Credit scores of millions of Americans have been exposed online

Banking
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The credit scores of millions of Americans were left exposed online when a lender misused an API belonging to the credit reporting agency Experian (opens in new tab).

As first reported by Krebs on Security (opens in new tab), independent security researcher Bill Demirkapi was shopping around for student loan vendors online when he discovered that he could easily pull up his Experian credit score just by entering only a portion of the information normally required to do so.

Demirkapi was on a site that offered to check his loan eligibility just by entering his name, address and date of birth. Normally when using a credit monitoring service (opens in new tab), Americans also need to provide their social security number (opens in new tab) to get access to their credit scores.

After providing the necessary information, Demirkapi took a look at the code on the lender's site and it was then that he found that the company had been invoking Experian's API. He provided more details on the significance of his discovery in a statement to Krebs on Security, saying:

“No one should be able to perform an Experian credit check with only publicly available information. Experian should mandate non-public information for promotional inquiries, otherwise an attacker who found a single vulnerability in a vendor could easily abuse Experian’s system.”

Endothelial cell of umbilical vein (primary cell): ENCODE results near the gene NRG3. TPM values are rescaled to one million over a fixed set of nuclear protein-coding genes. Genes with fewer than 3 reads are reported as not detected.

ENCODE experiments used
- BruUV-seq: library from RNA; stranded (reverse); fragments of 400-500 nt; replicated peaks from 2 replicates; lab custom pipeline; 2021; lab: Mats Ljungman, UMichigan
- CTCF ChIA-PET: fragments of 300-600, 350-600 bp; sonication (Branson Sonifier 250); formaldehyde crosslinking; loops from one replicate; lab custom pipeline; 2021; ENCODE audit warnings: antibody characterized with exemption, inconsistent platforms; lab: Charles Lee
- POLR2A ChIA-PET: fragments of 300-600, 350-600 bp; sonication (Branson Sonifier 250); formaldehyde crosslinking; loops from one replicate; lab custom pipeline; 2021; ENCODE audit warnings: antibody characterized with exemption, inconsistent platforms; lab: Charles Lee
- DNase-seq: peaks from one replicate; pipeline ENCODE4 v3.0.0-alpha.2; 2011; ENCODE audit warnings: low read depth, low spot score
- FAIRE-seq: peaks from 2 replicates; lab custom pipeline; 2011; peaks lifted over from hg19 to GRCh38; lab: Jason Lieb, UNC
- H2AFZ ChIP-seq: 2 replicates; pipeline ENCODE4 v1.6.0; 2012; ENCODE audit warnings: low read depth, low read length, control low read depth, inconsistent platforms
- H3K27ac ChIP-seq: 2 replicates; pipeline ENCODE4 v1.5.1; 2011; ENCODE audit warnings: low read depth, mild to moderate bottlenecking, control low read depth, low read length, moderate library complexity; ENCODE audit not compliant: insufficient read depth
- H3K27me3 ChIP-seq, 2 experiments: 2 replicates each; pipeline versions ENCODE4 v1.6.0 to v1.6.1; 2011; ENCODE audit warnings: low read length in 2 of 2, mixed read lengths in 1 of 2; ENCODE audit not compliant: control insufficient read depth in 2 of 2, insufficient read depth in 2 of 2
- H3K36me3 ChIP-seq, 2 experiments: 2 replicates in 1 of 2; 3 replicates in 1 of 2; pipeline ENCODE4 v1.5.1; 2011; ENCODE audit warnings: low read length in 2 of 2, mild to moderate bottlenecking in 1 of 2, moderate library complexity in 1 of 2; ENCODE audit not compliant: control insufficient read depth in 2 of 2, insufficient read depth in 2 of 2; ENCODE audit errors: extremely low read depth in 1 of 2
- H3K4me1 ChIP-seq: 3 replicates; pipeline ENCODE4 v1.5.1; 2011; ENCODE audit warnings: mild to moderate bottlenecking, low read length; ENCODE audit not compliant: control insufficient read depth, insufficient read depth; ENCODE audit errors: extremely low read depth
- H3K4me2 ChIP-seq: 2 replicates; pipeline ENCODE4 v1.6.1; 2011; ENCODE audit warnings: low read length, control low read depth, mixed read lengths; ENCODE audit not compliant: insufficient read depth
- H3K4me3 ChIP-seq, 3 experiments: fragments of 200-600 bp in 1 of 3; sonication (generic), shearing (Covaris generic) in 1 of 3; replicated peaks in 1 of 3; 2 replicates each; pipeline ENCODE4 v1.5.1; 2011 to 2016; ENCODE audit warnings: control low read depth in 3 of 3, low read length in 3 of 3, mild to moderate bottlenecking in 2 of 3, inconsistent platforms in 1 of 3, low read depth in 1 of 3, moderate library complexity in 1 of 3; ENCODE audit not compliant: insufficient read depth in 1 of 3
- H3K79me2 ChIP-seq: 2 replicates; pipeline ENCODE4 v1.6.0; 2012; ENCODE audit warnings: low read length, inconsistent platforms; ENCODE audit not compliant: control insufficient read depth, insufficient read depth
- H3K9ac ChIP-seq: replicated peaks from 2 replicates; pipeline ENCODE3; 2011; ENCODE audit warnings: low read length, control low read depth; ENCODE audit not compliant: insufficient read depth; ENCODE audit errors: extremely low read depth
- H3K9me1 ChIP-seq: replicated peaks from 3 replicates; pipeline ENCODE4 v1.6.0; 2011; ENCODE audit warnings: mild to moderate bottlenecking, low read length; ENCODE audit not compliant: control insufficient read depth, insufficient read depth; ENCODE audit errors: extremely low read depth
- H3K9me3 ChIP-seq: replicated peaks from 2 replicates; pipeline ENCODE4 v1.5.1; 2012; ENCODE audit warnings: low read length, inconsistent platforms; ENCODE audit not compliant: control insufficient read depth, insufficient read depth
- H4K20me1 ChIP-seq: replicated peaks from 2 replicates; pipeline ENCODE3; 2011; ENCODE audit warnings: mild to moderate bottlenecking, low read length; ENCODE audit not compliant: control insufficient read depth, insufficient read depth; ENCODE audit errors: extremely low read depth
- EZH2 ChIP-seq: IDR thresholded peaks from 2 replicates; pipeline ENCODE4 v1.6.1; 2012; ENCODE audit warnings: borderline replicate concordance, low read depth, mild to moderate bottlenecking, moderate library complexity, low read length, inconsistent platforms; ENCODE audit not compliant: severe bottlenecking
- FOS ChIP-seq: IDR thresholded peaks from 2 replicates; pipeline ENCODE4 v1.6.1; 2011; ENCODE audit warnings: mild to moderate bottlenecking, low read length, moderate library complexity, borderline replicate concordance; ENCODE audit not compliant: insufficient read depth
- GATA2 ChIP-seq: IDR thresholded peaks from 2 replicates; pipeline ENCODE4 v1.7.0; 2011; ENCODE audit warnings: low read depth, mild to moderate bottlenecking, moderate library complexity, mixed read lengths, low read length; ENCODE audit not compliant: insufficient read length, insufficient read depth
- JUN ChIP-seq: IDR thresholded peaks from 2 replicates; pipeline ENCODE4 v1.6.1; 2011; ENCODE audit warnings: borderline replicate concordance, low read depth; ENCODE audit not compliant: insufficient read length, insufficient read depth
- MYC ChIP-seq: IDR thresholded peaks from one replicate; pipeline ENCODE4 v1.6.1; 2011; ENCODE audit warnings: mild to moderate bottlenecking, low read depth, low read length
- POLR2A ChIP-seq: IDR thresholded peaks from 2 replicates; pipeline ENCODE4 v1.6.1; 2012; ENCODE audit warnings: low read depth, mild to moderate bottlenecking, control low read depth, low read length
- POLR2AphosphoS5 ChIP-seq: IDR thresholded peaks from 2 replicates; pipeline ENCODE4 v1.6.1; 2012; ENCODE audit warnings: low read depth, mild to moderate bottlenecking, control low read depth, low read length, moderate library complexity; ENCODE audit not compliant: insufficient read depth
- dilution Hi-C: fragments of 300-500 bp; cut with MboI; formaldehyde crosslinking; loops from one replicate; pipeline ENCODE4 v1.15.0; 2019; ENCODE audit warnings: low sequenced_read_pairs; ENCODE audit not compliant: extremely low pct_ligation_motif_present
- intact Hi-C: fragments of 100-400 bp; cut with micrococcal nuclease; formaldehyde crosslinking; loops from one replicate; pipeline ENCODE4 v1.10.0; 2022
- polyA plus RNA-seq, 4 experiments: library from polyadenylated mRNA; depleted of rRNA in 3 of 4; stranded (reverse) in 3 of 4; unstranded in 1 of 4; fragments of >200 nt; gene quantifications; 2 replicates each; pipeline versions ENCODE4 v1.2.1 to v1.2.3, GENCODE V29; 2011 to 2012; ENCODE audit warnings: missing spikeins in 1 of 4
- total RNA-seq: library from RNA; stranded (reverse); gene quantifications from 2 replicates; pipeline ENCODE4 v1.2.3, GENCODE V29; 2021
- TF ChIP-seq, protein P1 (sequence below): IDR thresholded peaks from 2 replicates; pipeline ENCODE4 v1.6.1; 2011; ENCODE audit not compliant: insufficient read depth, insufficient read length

Exposing Experian's API

To make matters worse, Demirkapi also found that the Experian API being invoked on this particular lender's website could be accessed without any sort of authentication (opens in new tab). In fact, he was even able to enter all zeros on the site's date of birth field to pull a person's credit score.

From here, Demirkapi built his own command-line tool (opens in new tab) to speed up these lookups which he named “Bill's Cool Credit Score Lookup Utility”. Besides being able to pull a person's credit score, the Experian API also provides information on up to four “risk factors” that could explain why their score isn't higher.

In the end, Demirkapi reached out to Experian and the company was able to discover which lender was exposing its API online. In a statement, Experian explained that it takes data security and matters such as this very seriously, saying:

“We have been able to confirm a single instance of where this situation has occurred and have taken steps to alert our partner and resolve the matter. While the situation did not implicate or compromise any of Experian’s systems, we take this matter very seriously. Data security has always been, and always will be, our highest priority.”

Via Krebs on Security (opens in new tab)

Anthony Spadafora

After working with the TechRadar Pro team for the last several years, Anthony is now the security and networking editor at Tom’s Guide where he covers everything from data breaches and ransomware gangs to the best way to cover your whole home or business with Wi-Fi. When not writing, you can find him tinkering with PCs and game consoles, managing cables and upgrading his smart home.